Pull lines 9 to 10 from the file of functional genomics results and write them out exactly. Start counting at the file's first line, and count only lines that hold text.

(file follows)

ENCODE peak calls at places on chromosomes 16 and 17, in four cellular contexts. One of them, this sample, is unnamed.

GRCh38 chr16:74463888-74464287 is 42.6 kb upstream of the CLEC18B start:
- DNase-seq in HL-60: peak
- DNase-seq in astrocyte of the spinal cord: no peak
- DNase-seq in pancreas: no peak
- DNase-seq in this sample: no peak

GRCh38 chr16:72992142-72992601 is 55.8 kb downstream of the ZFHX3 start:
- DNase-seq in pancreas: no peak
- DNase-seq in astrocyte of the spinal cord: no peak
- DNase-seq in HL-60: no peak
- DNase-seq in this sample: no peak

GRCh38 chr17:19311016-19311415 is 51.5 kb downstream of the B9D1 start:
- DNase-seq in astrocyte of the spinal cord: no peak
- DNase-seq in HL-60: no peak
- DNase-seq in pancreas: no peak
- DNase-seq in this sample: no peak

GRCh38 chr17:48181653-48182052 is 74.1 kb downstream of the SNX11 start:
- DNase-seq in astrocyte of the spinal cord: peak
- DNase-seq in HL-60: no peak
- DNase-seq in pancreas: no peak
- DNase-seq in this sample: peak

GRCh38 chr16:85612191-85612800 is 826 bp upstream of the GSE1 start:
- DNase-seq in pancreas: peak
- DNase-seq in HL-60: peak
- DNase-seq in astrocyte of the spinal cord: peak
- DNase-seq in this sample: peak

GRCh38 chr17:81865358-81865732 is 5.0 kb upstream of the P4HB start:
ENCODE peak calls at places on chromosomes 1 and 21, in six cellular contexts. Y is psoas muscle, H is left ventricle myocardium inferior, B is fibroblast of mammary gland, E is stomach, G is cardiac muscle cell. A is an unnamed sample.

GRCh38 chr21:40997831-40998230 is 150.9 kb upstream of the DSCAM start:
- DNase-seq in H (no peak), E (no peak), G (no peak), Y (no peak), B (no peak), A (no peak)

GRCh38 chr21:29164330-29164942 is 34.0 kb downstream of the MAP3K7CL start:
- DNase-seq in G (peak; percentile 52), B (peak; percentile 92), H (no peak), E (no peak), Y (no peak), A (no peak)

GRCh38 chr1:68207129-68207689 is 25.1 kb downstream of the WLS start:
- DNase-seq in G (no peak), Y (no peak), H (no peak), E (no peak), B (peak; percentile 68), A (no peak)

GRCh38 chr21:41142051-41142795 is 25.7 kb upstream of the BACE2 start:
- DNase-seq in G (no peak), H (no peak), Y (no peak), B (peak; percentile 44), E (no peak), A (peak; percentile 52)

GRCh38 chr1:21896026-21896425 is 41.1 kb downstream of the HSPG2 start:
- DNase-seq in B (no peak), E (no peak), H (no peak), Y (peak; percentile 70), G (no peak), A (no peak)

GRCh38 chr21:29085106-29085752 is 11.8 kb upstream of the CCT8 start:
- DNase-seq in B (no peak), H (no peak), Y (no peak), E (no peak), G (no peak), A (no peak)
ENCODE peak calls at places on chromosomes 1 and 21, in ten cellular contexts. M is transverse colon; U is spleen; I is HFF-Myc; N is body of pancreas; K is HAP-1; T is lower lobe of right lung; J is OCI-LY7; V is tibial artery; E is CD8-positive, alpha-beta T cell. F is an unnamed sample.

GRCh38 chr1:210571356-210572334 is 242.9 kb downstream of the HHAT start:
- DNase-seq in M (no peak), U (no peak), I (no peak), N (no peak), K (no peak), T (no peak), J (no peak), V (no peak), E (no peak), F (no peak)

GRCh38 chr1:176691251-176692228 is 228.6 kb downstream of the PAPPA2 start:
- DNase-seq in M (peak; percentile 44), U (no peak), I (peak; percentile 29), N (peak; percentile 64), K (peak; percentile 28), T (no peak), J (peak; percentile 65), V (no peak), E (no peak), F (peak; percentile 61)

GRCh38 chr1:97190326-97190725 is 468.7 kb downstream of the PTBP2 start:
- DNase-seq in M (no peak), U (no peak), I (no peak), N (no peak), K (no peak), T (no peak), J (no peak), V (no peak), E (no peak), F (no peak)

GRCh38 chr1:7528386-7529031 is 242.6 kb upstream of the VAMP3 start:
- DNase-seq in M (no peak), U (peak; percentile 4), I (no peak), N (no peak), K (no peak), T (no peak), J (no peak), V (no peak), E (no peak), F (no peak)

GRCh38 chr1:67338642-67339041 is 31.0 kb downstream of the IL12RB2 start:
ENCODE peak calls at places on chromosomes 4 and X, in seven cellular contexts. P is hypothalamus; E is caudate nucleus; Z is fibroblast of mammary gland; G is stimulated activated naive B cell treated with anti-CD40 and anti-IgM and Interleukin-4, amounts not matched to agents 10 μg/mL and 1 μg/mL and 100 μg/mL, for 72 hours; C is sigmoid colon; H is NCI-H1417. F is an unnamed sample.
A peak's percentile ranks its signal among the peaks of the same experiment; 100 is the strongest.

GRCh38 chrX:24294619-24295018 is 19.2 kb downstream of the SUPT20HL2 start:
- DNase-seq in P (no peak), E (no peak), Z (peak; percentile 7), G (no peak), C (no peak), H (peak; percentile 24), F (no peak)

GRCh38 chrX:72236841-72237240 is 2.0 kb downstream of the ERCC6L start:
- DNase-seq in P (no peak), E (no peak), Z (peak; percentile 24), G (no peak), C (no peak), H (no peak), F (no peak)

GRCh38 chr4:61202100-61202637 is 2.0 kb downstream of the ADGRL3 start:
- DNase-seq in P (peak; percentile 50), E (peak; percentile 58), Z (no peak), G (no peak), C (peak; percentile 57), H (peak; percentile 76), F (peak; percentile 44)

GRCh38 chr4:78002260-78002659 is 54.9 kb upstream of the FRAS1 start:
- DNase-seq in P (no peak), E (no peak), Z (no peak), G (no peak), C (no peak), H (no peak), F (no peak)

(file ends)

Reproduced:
- DNase-seq in astrocyte of the spinal cord: no peak
- DNase-seq in HL-60: no peak